I am proud of the work that Lynk is doing to democratize access to knowledge and provide valuable insights to companies at scale. Launching a global company has been one of my – and our team’s – greatest achievements and I’m proud of how much our team has accomplished since it was founded. I’m also very excited about what’s still to come for the company and our efforts to transform the knowledge management space.

What one thing do you believe has been a major factor in you achieving success? 

Throughout my career I have maintained a growth mindset. I’ve learned that not everything is always going to go according to plan. However, I have always kept my mission and goals in mind and with every setback I’ve faced, I try to find something positive to propel myself forward. As a founder and business leader, I’ve learned that it’s important to constantly grow and evolve —  for myself, my company and my team.

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What top tips would you give to an individual who is trying to excel in their career in technology?

Something I’ve learned throughout my journey is that as an entrepreneur, we’re not in the business of pleasing people. We are in the business of building and creating something meaningful. My advice is to be confident in your abilities and your passions and stand by them. There will always be people who question you or have certain expectations that don’t align with your goals. Keep perspective on what you want to achieve in your career and find others – whether that be partners, employees, investors or customers – who share the same beliefs.

Do you believe there are still barriers for success for women working in tech, if so, how can these barriers be overcome?

While more women than ever are pursuing careers in tech, I think the historical lack of representation of women in the industry still poses a barrier today. There are so many women with intelligent, creative and important ideas and skill sets. It is crucial that we encourage them to explore their career goals and chase big ideas, and support them as they take on every challenge. I’m passionate about making the tech space more inclusive towards women and people of color. As more women enter the tech field, we are showing the next generation of girls and young women that they too can have careers in technology and even become leaders in the industry.

What do you think companies can do to support the progress of the careers of women working in technology?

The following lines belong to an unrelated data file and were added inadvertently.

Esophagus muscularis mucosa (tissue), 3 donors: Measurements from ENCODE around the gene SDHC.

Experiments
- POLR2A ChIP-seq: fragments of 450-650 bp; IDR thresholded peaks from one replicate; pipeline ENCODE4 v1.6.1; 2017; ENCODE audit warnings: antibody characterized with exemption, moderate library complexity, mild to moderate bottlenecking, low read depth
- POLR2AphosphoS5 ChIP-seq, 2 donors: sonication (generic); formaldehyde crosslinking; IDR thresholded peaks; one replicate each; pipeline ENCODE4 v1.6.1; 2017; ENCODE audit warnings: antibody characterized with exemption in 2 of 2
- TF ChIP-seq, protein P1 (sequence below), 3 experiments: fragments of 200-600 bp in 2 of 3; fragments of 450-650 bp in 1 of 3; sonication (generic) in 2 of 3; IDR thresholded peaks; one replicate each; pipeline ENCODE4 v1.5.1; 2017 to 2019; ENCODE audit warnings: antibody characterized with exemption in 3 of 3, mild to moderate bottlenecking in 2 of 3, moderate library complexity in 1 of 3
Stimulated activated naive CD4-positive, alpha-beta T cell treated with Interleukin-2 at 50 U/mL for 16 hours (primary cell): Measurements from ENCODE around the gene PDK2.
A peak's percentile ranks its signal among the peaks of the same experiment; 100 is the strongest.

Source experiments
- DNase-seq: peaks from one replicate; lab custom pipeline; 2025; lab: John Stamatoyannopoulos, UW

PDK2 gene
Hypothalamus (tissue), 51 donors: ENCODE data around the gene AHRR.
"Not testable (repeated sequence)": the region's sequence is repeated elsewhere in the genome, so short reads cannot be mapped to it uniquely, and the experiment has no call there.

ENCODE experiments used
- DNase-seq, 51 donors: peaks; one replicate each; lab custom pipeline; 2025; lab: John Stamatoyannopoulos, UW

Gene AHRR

It starts with the simple step of hiring more women in the tech industry. Diversity is in Lynk’s DNA and we’ve made it a priority to be inclusive. We’ve grown to over 200 employees spanning eight countries and representing 20 nationalities. This is important to our company as it gives us a diversity of thought and perspective and makes our workplace and hiring practices more inclusive moving forward.

I also encourage companies and individuals to help women by providing them with access to resources and information to empower them to take more leadership roles in the tech space. Networking is extremely helpful and I see great value in collaborating and sharing ideas to help other women learn from your experiences.

There are currently only 21 per cent of women working in tech, if you could wave a magic wand, what is the one thing you would do to accelerate the pace of change for women in the industry?

I think we have made progress in turning the tide to make the tech industry more inclusive towards women, but I think there is still a ton of room to improve. We need to amplify the voices of women already in the tech industry so that they can lead the way for more women to be inspired, encouraged and empowered to pursue careers in tech.

At Lynk, we are committed to creating a diverse workspace, uplifting the voices of women experts and providing access to knowledge and education to women and girls around the world. In 2020, in celebration of Women’s History Month, we launched Lynk Elite Expert Women. The yearly initiative encourages women who are experts in their field to sign up for our platform and, with each new sign up, we donate to the Malala Fund to support equal education for girls. Through this initiative we hope to provide access to information and resources for women to excel in their careers while also empowering women to share and monetize their expertise.

What resources do you recommend for women working in tech, eg Podcasts, networking events, books, conferences, websites etc?

Resources for women working in tech I’d recommend include:

General Finance Tech Media:

Inspirational Authors: